The Ancient Power of the Circus Dance Pole

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The grace and skills of a Chinese circus performer, the acrobatic energy of the Indian art, known as “Pole Mallakhamb” and enhanced with the sensuous dance influences from Western cultures, all combine to create the modern art of Pole Dancing. If you are seeking an exciting method of fitness that is fun at the same time, or are attracted by the previously guarded secrets of the circus world, there is specialized training available for you. Pole dancing, as well as the exotic dance, form part of modern day pole fitness disciplines, traced back to ancient times, like the artistic dancing culture of the striptease.

The flag pole dancing pose
A pole dancer performing the flag an ancient pole dancing move

The history of China is varied and mysterious and it should be no surprise that the disciplined art of the pole dance was practiced there before the 12th century. During this era, professional circus performers, wearing complete costumes, would use a 3, 9 meters long pole to entertain their audiences. Although performances by these Chinese pole artists appear less fluid than those seen today, it could be related to the grip used and the costumes worn. However, many of the acts such as, ‘the flag’, with the body extended at a 90 degree angle to the pole, are still performed. The modern circus culture has followed and expanded on the Chinese pole fitness and dance traditions, with displays of strength, agility and grace; for example, climbing, sliding, stretching and holding positions requiring particular techniques and ability.

A graceful demanding discipline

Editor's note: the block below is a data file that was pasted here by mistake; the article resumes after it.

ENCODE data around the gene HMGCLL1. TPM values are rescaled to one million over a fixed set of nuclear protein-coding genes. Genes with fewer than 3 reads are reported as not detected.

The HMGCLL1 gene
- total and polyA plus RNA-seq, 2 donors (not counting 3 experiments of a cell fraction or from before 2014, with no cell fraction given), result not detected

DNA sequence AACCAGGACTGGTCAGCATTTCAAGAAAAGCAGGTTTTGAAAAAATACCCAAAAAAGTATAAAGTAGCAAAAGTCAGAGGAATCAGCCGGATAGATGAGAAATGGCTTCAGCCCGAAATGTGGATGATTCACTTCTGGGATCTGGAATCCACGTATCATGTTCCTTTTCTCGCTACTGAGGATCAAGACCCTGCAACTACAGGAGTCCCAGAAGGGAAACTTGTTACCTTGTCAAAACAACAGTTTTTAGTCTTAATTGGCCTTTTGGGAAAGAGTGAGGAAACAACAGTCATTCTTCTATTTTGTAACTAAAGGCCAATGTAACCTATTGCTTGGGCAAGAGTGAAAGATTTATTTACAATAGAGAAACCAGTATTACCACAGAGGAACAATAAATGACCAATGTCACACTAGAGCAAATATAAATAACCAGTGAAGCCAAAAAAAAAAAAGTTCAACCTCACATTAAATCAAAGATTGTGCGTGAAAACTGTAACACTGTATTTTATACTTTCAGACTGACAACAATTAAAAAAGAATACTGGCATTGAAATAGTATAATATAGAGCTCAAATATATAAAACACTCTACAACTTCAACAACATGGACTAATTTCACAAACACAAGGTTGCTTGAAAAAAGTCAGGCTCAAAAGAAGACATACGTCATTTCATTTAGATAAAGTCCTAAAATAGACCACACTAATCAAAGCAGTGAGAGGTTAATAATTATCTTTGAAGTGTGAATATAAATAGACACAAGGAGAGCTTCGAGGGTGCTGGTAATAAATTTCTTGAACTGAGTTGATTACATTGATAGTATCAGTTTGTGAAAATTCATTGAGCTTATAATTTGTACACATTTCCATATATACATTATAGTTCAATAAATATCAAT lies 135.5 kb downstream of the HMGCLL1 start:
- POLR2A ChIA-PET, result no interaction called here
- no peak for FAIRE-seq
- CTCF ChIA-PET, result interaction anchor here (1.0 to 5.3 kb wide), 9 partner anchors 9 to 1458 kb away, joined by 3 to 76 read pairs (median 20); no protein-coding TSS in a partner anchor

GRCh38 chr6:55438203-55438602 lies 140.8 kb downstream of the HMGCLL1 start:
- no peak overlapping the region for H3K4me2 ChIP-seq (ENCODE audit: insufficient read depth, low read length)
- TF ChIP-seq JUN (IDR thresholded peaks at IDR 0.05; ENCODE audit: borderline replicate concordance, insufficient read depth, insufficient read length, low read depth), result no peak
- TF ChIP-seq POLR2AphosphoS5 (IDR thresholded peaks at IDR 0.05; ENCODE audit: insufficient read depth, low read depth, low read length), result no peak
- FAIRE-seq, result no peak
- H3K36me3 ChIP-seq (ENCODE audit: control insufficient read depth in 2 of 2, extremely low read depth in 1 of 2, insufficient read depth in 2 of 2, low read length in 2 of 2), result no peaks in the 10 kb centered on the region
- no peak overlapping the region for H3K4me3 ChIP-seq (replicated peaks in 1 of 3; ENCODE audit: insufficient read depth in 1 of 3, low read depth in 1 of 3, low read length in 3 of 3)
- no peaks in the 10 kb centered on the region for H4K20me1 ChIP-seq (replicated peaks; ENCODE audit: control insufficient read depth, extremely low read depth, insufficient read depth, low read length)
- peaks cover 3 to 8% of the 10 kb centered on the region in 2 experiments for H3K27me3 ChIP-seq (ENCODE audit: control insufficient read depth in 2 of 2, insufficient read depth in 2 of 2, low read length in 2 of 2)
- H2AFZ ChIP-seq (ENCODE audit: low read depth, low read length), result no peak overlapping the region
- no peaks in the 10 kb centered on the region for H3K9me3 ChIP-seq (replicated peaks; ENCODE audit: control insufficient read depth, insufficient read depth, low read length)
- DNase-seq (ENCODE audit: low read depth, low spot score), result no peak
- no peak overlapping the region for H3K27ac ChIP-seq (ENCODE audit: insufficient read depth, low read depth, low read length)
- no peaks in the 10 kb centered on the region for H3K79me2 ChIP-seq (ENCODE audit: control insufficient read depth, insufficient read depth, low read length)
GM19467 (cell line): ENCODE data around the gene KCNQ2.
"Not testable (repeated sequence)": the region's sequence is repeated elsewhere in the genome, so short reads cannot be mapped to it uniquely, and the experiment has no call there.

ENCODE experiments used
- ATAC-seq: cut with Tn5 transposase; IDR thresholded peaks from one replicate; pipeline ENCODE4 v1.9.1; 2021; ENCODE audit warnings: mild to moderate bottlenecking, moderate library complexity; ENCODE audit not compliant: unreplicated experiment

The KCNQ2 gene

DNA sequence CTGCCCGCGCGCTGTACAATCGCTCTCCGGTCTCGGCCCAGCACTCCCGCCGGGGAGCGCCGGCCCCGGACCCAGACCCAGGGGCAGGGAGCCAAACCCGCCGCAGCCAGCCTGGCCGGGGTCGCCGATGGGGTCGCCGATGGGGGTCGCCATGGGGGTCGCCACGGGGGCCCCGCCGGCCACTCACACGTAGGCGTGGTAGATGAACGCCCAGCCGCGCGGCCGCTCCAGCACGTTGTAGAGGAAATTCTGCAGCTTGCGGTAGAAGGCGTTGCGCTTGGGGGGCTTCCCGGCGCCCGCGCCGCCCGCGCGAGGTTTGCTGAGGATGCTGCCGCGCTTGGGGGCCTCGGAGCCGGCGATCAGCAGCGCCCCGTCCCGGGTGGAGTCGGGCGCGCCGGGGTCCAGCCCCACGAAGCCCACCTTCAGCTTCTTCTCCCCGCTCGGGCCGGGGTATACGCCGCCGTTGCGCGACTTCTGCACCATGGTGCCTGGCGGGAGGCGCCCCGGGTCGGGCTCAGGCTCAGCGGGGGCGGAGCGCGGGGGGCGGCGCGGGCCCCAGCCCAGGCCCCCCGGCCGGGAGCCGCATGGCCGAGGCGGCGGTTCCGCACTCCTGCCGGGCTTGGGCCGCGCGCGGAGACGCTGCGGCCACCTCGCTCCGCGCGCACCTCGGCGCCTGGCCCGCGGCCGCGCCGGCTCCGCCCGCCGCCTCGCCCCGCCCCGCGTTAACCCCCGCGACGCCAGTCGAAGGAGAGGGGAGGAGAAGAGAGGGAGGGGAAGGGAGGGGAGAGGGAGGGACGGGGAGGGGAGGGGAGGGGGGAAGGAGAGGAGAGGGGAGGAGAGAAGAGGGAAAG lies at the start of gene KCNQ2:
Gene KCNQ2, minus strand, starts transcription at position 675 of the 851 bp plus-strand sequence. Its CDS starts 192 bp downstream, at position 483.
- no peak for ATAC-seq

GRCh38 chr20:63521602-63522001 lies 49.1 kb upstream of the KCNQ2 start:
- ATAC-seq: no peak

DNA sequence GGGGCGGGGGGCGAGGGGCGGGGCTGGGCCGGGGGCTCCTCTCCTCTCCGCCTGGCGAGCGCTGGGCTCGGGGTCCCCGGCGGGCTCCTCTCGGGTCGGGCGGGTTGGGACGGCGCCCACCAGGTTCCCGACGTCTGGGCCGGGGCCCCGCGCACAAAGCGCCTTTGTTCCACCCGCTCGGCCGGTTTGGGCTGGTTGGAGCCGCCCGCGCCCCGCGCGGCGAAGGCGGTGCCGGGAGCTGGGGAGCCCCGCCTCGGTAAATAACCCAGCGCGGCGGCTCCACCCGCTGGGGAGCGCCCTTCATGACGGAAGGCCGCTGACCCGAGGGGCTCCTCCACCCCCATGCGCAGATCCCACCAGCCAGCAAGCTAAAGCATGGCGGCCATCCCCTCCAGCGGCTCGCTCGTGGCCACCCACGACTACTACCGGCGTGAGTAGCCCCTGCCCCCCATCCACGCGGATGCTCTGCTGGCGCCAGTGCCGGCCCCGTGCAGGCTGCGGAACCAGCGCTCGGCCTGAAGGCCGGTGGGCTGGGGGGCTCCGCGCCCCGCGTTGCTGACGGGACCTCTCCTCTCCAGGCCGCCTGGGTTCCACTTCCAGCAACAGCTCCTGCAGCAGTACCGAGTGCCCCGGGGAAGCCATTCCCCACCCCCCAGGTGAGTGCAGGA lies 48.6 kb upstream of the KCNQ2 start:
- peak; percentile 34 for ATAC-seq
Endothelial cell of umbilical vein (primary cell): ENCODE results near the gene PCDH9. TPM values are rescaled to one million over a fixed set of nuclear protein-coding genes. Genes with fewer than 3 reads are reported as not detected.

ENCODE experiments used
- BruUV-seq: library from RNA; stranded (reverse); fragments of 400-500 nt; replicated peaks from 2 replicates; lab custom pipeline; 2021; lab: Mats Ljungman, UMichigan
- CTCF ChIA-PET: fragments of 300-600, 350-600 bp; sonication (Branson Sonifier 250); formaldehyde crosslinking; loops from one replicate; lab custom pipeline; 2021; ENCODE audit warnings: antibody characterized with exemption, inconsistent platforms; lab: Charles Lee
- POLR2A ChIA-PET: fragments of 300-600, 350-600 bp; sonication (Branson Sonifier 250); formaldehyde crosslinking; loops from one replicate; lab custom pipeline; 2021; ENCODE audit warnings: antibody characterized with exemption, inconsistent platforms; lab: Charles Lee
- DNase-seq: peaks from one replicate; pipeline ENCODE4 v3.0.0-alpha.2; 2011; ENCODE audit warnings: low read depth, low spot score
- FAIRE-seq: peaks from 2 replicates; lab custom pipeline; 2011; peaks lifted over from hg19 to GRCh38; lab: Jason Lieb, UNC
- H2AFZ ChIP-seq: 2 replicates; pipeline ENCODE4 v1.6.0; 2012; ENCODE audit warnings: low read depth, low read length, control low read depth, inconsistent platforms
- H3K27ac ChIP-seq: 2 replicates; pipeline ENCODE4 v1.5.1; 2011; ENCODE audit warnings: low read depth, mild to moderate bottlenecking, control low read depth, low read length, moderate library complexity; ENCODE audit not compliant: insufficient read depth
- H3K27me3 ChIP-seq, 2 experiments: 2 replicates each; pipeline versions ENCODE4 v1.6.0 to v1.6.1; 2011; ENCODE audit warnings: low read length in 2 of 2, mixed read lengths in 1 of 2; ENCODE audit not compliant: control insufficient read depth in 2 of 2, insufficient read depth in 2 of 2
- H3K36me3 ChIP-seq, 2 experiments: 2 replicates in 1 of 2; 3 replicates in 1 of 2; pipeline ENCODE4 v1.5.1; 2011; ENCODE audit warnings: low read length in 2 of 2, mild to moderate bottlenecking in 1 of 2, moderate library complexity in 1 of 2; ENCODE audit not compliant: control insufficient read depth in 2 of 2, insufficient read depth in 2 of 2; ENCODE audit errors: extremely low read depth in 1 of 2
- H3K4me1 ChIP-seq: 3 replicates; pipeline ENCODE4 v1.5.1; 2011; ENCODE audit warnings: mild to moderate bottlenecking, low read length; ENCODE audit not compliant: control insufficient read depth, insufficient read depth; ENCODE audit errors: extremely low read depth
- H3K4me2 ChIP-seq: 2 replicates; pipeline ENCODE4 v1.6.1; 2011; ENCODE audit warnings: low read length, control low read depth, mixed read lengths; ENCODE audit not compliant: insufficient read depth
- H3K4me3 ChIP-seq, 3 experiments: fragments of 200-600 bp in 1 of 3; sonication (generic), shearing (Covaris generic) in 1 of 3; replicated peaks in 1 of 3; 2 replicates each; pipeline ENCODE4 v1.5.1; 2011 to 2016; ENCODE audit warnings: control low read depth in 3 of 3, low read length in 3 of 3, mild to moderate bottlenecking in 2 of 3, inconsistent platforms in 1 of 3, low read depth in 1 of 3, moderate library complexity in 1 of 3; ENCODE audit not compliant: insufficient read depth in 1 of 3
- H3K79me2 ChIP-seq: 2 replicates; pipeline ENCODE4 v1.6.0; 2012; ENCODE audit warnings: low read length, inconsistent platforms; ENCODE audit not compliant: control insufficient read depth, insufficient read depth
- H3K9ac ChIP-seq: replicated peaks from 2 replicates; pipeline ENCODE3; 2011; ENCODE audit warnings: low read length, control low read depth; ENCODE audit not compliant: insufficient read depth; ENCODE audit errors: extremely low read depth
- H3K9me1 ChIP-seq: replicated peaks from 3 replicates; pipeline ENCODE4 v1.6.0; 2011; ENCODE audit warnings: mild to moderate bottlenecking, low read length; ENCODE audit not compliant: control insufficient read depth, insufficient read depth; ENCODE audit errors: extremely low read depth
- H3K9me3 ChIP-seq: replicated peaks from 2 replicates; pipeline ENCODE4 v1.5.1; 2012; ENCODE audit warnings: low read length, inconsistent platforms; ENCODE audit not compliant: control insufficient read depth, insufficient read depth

Pole dancing is an extraordinary, supremely graceful art, which contains elements particularly suitable for improving fitness, body toning and developing body strength in males and females. Participants in gymnastic and dancing are turning more towards the pole fitness and dance routines for these reasons and as a means of individual creativity and freedom of self-expression. This has had the affect of elevating the art to higher and demanding overall levels, especially in the professional sphere.

It is a discipline, ideal for conditioning and resistance training, using body weight as the resistance. The conditioning of circus and other types of performers utilise movements that focus on strength and body control. Concentration is primarily related to core, arms, shoulders, and the back regions for muscle development, as well as hips and hamstrings for stretching purposes. Pole fitness disciplines are invigorating; developing strength and stability, and importantly, working muscles that may not necessarily be included in gym training sessions.

Ancient to the modern form

According to various researches, one of the earliest recorded professional pole dance performances was in Oregon, USA in 1968. It is believed that from this particular event, a pole dance craze evolved in Canada during the 1980’s. In 1944, Fawnia Dietrich initiated one of, and possibly the first ever outlet for teaching the pole art to non-performers. This enterprise expanded to create the first pole dancing school in the world and also the production of instructional videos. The modern art form developed quickly in America, Asia, Australia, and Europe; incorporating the aspects of pole fitness classes, studios, academies, competitions and training facilities worldwide.

The pole art of today is a mental and physically demanding discipline, combining centuries old circus techniques. Its evolution into the modern form is dependent on dance techniques as well as high levels of fitness skills. For many who practice this art, professionally or as enthusiastic amateurs, it has become not only an entertaining, effective means of fitness, but an integral part of their lives!


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